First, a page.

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The Evolution of the Internet
The Internet and World Wide Web, two terms commonly used interchangeably in every day speech, actually have two completely separate meanings. The Internet is a global series of interconnected computer networks linking computers to each other and serving over a billion users worldwide. It is a global data communications system.
The Internet, originally termed Arpanet from the U.S. military arm that funded it, was developed in the late 1960's to allow a community of computers to connect and share information across long distances. It is not owned or run by anyone. The Advanced Research Projects Agency (ARPA) was in charge of setting up the network and enlisted several additional groups to test and implement the system. The Internet first connected large universities, UCLA and Stanford. The system then expanded to the University of Utah and University of California Santa Barbara. The Arpanet was renamed Internet in 1984, made available to the public in the mid 1990's and has grown to host close to 2 billion users in 2011. Users reside globally, from England to Asia and from Billings and Bozeman, Montana to Cheyenne, Wyoming.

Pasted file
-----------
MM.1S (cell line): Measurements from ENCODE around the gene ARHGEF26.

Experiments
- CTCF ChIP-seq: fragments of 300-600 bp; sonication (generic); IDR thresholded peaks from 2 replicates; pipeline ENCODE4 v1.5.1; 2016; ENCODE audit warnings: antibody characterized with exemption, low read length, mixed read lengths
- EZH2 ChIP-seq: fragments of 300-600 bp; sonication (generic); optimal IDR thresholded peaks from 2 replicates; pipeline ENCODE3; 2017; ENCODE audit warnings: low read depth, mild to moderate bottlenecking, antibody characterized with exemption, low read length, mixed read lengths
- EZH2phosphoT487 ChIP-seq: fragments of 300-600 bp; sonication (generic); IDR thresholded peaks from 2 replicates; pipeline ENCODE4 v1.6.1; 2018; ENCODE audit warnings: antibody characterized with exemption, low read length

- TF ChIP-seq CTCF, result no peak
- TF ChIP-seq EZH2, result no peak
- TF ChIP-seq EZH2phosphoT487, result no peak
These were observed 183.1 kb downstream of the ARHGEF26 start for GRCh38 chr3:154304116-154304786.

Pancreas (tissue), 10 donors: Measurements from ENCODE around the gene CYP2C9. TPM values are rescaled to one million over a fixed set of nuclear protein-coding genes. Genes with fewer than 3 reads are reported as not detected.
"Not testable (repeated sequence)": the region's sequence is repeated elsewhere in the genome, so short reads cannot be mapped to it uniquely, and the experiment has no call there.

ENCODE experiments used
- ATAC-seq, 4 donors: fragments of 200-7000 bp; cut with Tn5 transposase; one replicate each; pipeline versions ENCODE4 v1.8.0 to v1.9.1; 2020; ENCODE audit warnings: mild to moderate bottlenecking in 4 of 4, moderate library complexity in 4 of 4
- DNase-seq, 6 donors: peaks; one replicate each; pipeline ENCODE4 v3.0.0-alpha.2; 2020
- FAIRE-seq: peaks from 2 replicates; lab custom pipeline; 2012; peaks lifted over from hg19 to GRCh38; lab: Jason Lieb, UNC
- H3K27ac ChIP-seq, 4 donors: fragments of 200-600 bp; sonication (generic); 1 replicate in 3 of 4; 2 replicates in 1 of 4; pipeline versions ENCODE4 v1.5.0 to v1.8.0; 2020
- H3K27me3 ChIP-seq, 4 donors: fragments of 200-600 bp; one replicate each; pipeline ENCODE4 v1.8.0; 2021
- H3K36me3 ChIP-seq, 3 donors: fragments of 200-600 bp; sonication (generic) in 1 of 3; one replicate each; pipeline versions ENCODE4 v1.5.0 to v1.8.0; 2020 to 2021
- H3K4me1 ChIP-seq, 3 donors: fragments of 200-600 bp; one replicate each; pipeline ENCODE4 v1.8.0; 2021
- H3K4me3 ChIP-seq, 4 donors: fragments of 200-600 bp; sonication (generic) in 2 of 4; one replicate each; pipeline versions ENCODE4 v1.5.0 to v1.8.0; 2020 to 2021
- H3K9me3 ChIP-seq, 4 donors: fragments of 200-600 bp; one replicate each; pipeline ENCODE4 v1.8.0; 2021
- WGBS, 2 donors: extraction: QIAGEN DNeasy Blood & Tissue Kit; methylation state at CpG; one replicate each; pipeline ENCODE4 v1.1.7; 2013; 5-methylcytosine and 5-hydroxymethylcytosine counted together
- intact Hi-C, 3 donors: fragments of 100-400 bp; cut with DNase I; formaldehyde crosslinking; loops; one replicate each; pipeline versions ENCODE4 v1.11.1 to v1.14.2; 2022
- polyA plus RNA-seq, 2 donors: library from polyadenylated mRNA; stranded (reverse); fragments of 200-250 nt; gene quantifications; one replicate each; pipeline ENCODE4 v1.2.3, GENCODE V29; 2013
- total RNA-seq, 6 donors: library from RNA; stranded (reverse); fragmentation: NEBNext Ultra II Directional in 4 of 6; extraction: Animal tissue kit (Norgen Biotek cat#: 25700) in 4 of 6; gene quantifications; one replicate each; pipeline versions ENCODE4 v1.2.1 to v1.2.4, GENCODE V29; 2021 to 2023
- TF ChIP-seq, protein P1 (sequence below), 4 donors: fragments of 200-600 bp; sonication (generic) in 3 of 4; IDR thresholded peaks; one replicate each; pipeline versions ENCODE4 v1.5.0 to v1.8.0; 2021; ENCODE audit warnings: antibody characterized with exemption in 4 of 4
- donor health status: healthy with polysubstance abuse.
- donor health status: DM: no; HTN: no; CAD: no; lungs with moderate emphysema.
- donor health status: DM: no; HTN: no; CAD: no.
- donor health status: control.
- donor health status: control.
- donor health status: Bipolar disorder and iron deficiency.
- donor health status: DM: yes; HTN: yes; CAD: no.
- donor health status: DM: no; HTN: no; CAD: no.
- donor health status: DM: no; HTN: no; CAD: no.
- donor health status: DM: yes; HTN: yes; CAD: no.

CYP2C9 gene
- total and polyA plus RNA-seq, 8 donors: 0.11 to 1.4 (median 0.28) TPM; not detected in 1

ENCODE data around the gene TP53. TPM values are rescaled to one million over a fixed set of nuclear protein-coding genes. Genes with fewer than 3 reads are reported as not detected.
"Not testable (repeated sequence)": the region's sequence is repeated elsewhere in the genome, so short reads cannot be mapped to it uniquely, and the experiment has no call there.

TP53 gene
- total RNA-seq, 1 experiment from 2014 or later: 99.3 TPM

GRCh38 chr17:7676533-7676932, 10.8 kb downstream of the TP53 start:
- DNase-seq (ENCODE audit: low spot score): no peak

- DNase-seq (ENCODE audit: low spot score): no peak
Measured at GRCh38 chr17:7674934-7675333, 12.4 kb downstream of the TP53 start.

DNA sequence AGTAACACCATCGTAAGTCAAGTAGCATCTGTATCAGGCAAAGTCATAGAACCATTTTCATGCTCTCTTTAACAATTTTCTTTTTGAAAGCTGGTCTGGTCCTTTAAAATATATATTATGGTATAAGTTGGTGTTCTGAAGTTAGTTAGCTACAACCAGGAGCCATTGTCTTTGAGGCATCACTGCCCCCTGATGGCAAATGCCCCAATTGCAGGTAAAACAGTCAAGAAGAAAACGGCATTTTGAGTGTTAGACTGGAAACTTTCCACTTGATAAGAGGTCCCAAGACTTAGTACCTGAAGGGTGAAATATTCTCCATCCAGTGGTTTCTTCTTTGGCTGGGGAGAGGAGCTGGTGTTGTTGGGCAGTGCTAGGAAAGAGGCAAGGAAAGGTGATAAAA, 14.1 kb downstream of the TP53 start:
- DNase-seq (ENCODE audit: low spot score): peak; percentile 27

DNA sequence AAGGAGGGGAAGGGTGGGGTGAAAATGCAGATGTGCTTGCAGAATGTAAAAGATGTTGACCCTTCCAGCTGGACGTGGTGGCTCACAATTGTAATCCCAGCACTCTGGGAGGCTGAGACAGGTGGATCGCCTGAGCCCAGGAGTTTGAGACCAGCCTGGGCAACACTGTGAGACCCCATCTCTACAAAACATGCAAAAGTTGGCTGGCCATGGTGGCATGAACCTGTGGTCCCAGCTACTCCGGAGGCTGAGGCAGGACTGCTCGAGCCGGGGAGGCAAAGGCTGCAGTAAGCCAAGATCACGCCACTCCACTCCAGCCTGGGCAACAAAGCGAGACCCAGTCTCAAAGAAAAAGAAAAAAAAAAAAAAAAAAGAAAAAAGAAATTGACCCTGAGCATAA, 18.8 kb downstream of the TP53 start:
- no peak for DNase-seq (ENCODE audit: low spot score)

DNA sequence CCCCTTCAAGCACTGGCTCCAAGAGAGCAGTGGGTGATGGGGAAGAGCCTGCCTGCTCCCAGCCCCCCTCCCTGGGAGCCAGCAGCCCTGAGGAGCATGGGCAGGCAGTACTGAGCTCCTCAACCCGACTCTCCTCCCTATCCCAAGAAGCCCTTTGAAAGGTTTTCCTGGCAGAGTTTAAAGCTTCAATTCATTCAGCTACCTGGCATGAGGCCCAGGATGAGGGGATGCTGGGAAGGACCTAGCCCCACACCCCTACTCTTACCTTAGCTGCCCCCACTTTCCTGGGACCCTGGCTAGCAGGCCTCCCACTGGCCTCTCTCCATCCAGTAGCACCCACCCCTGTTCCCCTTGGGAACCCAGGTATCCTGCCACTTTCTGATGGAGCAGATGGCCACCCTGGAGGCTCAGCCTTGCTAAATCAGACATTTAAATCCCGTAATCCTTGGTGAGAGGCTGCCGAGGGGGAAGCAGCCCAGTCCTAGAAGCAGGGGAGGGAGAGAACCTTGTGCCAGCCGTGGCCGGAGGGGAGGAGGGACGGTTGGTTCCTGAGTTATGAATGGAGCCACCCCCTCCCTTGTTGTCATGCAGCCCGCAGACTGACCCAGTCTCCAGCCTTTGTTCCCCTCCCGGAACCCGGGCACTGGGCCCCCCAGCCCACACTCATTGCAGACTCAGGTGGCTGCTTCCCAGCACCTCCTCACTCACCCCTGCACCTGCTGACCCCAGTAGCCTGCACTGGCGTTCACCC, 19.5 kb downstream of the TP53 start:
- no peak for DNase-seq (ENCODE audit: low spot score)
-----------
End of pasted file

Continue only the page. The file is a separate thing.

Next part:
The World Wide Web (WWW) is an Internet service that provides access to interlinked hypertext documents. Tim Berners-Lee invented the Web in 1990 as a way to publish information via the Internet. Computer science student, Marc Andreessen created the first-ever web browser, known as Mosaic. Internet traffic then grew further with Internet websites and web pages.
While the Internet gives users the capability to connect, the web allows users to view text documents, images and videos via hypertext on websites, web pages, articles, blogs and email.
The Internet and World Wide Web have also given way to e-commerce, the buying and selling of goods electronically. Communicating between Aurora, Colorado Springs and Denver, Colorado, all the way to Boise, Idaho now comes exceptionally easy. Conducting business between Ogden, Park City, Provo and Salt Lake City, Utah can be done with the click of a mouse.